Protect yourself against Identity Theft – Coro’s advice on Primer Impacto

Protect yourself against Identity Theft – Coro’s advice on Primer Impacto - A close up of a person talking on a cell phone - Unsplash

Ariel Coro, tech and cyber security expert recently shared some tips on how to protect your identity in the age of smartphones. Coro was invited to Primer Impacto, Univision’s highly-rated news magazine watched by millions of Hispanics in the United States.

Thanks to the wide variety of devices and social networks, people have more online interactions than ever. That’s why it is so important to be mindful and careful with your smartphone. You need to treat your smartphone like a pocket computer because that’s what it truly is. Below are some simple safety tips to follow:

Install a mobile antivirus

Smartphones have more of our personal information than ever. Just for starters our contacts, location information, online browsing habits, banking and financial apps, it’s mind-blowing just how much information can be extracted from a personal smartphone.

You may or may not be surprised but, the majority of these smartphones go unprotected and have no antivirus or anti-spyware. It would only take one click on a malicious link and your phone could be the victim of a hacker.

Just because there hasn’t been a global catastrophic smartphone virus doesn’t mean that there won’t be one. Almost every computing platform that ever existed has had vulnerabilities and smartphones are no exception, it’s just a matter of time.

It’s true that antivirus are most of the time only as good as their signature database, which means that if the virus hasn’t been detected before, the antivirus might not recognize it. These are called zero-day exploits or attacks. The reality is that more than likely, you won’t be the victim of a zero-day attack so there will be time for the antivirus company to come up with a way to detect the attacks that you are vulnerable to or could compromise you. It’s not 100% but it is certainly better than 0% protection.

Here is a free mobile antivirus you can use.

Security questions are stupid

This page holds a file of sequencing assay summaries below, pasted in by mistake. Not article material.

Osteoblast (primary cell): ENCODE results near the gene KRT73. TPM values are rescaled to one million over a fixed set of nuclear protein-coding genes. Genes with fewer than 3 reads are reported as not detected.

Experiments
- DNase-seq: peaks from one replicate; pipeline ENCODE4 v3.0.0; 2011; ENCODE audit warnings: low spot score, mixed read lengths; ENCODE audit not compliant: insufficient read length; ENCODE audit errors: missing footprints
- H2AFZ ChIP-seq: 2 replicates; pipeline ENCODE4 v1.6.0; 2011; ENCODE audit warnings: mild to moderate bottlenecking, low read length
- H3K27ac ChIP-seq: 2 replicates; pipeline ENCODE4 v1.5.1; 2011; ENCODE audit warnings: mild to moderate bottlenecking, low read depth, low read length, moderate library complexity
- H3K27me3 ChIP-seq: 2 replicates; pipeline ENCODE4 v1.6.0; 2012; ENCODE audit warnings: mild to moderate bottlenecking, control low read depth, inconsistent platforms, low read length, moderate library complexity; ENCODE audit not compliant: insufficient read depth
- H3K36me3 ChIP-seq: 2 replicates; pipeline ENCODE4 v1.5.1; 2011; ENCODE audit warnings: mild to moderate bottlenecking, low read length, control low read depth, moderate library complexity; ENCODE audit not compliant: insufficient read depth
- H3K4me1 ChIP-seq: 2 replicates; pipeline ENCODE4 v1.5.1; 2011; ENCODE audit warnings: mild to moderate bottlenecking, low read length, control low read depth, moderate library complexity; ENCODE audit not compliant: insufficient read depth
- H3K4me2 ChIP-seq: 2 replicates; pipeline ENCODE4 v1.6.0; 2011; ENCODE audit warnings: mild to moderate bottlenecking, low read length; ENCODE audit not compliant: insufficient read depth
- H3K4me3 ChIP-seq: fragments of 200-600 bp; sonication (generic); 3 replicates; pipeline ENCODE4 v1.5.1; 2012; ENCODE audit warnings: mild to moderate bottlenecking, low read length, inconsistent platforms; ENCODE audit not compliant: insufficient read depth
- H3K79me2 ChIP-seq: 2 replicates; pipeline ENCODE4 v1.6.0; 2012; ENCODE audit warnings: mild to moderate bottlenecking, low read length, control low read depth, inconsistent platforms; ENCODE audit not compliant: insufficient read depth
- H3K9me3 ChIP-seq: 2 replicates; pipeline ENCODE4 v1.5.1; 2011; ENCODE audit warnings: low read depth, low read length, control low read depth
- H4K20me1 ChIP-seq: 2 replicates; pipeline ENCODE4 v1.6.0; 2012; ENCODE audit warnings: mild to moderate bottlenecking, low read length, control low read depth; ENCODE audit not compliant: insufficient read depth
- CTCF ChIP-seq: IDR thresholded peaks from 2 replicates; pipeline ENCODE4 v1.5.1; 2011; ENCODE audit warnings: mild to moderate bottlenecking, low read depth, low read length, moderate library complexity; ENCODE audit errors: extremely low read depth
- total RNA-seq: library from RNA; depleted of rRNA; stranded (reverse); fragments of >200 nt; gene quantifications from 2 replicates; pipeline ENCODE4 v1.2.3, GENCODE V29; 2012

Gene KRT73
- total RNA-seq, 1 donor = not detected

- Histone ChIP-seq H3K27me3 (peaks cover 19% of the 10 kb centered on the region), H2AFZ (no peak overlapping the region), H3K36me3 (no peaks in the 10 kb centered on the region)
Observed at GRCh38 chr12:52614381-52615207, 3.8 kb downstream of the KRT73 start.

It might have worked in the beginning but nowadays, the answers to the most common security questions can be easily found on your social networks. Your mother’s maiden name? The city where you were born? The place where your parents got married? Your dog’s name? What was your first car? Seriously?

OK, so with a little social engineering and some time on Facebook or Twitter, there is a good chance that these questions about you could be found out.

My advice is simple. Completely ignore the questions and focus on the answers by making sure that they can’t be traced back to you. You mother’s maiden name? Athena. Your first car? Jupiter. The place your parents got married? The center of the Earth. I know, I’m being a little dramatic but you get the point.

Watch out where you get your apps from

There are millions of apps in the app stores, I guarantee you that they are not all safe no matter what Apple or Google would like you to believe. In recent months, security has been tightened in the app stores after some incidents but nothing is perfect. And if you unlocked your phone, you are even more at risk as you lose even the basic safeguards that the app stores offer.

Use two-factor authentication whenever you can

Two-factor authentication is basically something you have like a password and something you have physical access to like a cell phone that can receive texts. This is a little annoying, I admit it, but it can save you the biggest headaches as it is much harder to compromise your accounts, especially your email.

How does it work? Simple, go to your settings within your email provider and it will tell you if it supports it, if it does, turn it on immediately. Trust me.

For example, Google goes one step further and gives you a few options that you should consider. The first one is simply to receive the code via text when you try to sign in to your account. Go to the sign in screen, enter your email and password and the system automatically sends you a text message with a code, input the code when you are prompted and you are good to go. It is unlikely a hacker is also going to have access to your cell phone if they are trying to hack your online account so this makes it way safer.

Recently in Germany, an attack was carried out where a Banking Trojan infected a number of PCs, the Trojan basically stole people’s usernames and passwords to login to the bank and apparently, it also stole their cellphone numbers. When they tried accessing the accounts, they were able to redirect the SMS messages to foreign numbers and received the confirmation codes. They were then able to login to the bank accounts and initiate money transfers.

Use even stronger two-factor authentication

That’s why the last option that I recommend is even stronger and it’s using the Google Authenticator app. This app generates a random code every 60 seconds that you need to enter when you are accessing your account. If you enter an old code, it won’t work and you get a new code every minute. This is pretty secure in my book. In case you lose your phone, Google gives you 10 backup codes that you can use to bypass this system, so make sure to keep those in a safe place.

In Conclusion

There are many ways we can get in trouble by using our smartphones but if we take these simple precautions at least we’ll make it harder for the bad guys to get ahold of our information and access our accounts. In the end, you can never know how secure things are on the other end of the connection but at least you need to do your part and wear your cyber seat belt!

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